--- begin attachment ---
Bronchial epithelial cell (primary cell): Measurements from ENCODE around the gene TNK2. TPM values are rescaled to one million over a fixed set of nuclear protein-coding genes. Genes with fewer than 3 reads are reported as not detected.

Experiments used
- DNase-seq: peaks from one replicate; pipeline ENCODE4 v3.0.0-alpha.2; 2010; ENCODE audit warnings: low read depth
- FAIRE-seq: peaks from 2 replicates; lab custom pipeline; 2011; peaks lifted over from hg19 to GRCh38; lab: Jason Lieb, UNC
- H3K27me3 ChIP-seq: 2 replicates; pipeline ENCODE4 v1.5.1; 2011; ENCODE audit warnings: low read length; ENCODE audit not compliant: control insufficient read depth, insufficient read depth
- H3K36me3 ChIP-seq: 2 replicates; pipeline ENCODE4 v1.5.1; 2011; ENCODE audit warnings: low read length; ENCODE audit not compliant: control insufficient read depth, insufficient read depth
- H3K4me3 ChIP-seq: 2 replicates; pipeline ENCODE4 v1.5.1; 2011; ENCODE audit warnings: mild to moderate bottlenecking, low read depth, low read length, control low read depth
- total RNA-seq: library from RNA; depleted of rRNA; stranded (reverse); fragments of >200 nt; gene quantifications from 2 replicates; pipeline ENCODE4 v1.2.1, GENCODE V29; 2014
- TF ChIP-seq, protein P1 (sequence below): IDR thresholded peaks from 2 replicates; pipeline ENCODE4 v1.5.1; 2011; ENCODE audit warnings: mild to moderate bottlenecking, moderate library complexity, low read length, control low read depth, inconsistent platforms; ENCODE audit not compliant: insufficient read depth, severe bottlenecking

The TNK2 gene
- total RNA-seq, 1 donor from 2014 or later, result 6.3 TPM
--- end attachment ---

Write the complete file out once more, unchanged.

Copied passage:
Bronchial epithelial cell (primary cell): Measurements from ENCODE around the gene TNK2. TPM values are rescaled to one million over a fixed set of nuclear protein-coding genes. Genes with fewer than 3 reads are reported as not detected.

Experiments used
- DNase-seq: peaks from one replicate; pipeline ENCODE4 v3.0.0-alpha.2; 2010; ENCODE audit warnings: low read depth
- FAIRE-seq: peaks from 2 replicates; lab custom pipeline; 2011; peaks lifted over from hg19 to GRCh38; lab: Jason Lieb, UNC
- H3K27me3 ChIP-seq: 2 replicates; pipeline ENCODE4 v1.5.1; 2011; ENCODE audit warnings: low read length; ENCODE audit not compliant: control insufficient read depth, insufficient read depth
- H3K36me3 ChIP-seq: 2 replicates; pipeline ENCODE4 v1.5.1; 2011; ENCODE audit warnings: low read length; ENCODE audit not compliant: control insufficient read depth, insufficient read depth
- H3K4me3 ChIP-seq: 2 replicates; pipeline ENCODE4 v1.5.1; 2011; ENCODE audit warnings: mild to moderate bottlenecking, low read depth, low read length, control low read depth
- total RNA-seq: library from RNA; depleted of rRNA; stranded (reverse); fragments of >200 nt; gene quantifications from 2 replicates; pipeline ENCODE4 v1.2.1, GENCODE V29; 2014
- TF ChIP-seq, protein P1 (sequence below): IDR thresholded peaks from 2 replicates; pipeline ENCODE4 v1.5.1; 2011; ENCODE audit warnings: mild to moderate bottlenecking, moderate library complexity, low read length, control low read depth, inconsistent platforms; ENCODE audit not compliant: insufficient read depth, severe bottlenecking

The TNK2 gene
- total RNA-seq, 1 donor from 2014 or later, result 6.3 TPM